Understanding the Intersection of HIV and Substance Use Disorder

NIDA Director Dr. Nora Volkow and Johns Hopkins School of Public Health’s Dr. Chris Beyer discuss how understanding the intersection between HIV and drug use is essential to ending the HIV epidemic.

Video length: 3:01

Transcript

[Music]

Dr. Nora Volkow speaking:

HIV and drug use have been interlinked since the inception of the epidemic. And currently, 10% of all cases of HIV are driven by injection drug practices, which actually increase the risk of HIV through the contamination of injection and sharing of material used in order to inject. There’s also behavioral changes that happen when people take drugs that lead them to have much riskier behaviors that can result in infection. 

Dr. Chris Beyer speaking: 

When you look, the most recent UNAIDS report, for example, the 2020 report showed really for the first time that the majority of new infections worldwide are in the people we call key populations, people who inject drugs, men who have sex with men, transgender women who have sex with men, sex workers of all genders. These are prisoners and detainees. These are now the communities, the individuals for whom the HIV response has been insufficient.

Dr. Nora Volkow speaking:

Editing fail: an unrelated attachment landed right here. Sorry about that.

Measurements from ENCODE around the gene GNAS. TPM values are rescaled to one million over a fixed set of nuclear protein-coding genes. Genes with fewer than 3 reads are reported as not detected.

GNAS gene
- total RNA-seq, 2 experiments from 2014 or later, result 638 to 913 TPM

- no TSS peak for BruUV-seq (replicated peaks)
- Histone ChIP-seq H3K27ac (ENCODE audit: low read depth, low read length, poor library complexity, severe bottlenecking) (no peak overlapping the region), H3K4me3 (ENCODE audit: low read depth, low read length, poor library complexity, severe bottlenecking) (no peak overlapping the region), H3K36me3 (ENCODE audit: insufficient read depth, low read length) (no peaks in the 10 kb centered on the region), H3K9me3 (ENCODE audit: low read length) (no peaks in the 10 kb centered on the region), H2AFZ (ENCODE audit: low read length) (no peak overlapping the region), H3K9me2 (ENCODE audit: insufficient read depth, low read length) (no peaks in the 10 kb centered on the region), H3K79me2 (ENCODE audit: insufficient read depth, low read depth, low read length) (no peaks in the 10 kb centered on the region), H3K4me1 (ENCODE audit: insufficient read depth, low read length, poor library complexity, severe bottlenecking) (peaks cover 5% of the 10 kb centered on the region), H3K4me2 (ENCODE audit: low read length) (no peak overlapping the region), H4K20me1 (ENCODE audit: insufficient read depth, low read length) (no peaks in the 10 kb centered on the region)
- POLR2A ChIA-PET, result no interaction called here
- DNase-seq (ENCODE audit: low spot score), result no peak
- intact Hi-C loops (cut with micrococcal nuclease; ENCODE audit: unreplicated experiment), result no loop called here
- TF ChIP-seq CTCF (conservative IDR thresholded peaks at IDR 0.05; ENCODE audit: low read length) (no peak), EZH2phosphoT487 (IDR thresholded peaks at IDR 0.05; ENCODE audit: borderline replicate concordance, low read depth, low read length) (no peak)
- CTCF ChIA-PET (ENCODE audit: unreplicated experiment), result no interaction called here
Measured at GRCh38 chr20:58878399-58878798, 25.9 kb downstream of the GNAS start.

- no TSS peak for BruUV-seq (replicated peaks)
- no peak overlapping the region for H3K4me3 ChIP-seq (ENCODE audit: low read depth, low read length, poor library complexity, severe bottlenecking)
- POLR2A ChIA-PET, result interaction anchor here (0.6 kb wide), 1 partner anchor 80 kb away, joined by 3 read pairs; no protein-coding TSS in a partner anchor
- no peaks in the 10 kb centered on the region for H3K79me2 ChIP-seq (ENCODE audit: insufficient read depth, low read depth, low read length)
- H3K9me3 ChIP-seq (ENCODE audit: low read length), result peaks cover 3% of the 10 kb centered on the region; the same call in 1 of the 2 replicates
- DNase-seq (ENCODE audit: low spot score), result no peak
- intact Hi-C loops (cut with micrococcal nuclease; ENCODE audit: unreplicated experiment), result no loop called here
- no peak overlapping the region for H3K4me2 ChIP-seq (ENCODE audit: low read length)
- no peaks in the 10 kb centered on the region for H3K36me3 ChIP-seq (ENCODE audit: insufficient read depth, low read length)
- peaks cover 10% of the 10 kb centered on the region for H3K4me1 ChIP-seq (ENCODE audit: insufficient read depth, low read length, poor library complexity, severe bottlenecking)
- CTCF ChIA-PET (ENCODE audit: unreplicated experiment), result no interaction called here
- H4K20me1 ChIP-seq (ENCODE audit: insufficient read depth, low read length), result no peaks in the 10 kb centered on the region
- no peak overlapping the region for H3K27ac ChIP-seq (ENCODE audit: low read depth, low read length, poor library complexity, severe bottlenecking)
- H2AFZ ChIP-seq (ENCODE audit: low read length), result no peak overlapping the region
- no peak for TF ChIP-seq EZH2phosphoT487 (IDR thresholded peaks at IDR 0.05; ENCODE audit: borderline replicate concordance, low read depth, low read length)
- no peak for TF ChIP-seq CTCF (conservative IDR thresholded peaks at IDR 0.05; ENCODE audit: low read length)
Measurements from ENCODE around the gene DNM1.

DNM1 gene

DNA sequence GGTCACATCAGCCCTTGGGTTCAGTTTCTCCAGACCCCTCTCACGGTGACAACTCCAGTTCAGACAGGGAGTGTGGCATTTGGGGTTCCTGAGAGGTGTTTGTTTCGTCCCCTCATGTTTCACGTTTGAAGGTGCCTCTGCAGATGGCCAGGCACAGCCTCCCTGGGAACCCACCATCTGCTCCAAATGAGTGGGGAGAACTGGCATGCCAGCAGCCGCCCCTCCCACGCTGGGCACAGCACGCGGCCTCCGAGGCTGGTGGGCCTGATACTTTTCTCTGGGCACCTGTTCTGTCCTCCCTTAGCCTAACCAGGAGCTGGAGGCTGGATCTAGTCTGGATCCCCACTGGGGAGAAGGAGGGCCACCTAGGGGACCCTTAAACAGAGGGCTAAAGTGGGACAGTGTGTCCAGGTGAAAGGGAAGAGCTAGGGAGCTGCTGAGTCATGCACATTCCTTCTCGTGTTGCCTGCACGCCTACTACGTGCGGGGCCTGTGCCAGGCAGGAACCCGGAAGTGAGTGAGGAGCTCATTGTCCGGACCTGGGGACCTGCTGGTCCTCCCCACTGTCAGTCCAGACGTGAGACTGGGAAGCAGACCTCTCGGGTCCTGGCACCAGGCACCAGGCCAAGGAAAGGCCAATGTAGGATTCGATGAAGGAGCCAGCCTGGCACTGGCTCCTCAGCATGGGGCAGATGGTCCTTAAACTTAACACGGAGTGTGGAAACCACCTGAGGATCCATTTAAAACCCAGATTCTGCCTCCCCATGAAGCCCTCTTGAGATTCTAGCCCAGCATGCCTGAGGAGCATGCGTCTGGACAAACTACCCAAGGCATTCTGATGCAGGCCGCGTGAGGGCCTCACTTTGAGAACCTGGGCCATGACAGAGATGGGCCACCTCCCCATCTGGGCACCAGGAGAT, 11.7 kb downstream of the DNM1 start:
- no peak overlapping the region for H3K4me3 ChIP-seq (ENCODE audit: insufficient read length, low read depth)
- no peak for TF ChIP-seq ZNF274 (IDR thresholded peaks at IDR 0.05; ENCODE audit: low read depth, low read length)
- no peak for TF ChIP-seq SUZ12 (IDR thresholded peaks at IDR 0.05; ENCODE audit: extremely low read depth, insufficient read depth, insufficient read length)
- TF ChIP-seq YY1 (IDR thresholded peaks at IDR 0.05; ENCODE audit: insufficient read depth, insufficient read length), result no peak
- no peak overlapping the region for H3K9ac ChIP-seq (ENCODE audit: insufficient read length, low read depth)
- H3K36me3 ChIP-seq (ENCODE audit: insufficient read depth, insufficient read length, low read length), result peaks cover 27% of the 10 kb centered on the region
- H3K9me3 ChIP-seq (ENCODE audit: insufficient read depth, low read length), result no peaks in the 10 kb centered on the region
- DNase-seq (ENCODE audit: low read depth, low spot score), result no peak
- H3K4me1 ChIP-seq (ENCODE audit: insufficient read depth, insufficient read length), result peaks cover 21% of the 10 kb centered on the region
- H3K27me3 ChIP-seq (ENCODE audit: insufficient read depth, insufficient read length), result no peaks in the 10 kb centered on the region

So, therefore the importance of addressing drug use, including injection drug practices, as part of the strategies to prevent and take care of HIV globally.

Dr. Chris Beyer speaking: 

And of course, we have seen in our own country the terrible ravages of the opioid epidemic which has led in many places to a transition to injection drug use and again, to outbreaks of hepatitis C and outbreaks of HIV in places where we saw, for example, in Indiana, in Scott County famously, needle and syringe exchange was illegal, still illegal. Just extraordinary. A basic provision of a simple tool to help people reduce their risk of disease acquisition and transmission. 

Dr. Nora Volkow speaking:

One of the major problems that we face in the field of substance use disorder, including of course people who inject drugs, is that addiction is highly, highly stigmatized. People that take drugs are highly, highly stigmatized. And this stigmatization actually has two sides to it. The stigma leads to actually reluctance to provide the treatment and help to these individuals by a society that move towards criminalizing and putting them in prison or jail or just neglecting them.

Dr. Chris Beyer speaking:  

We have a very, very long way to go to improve our response for substance users, and we won't get control of the HIV pandemic if we can't.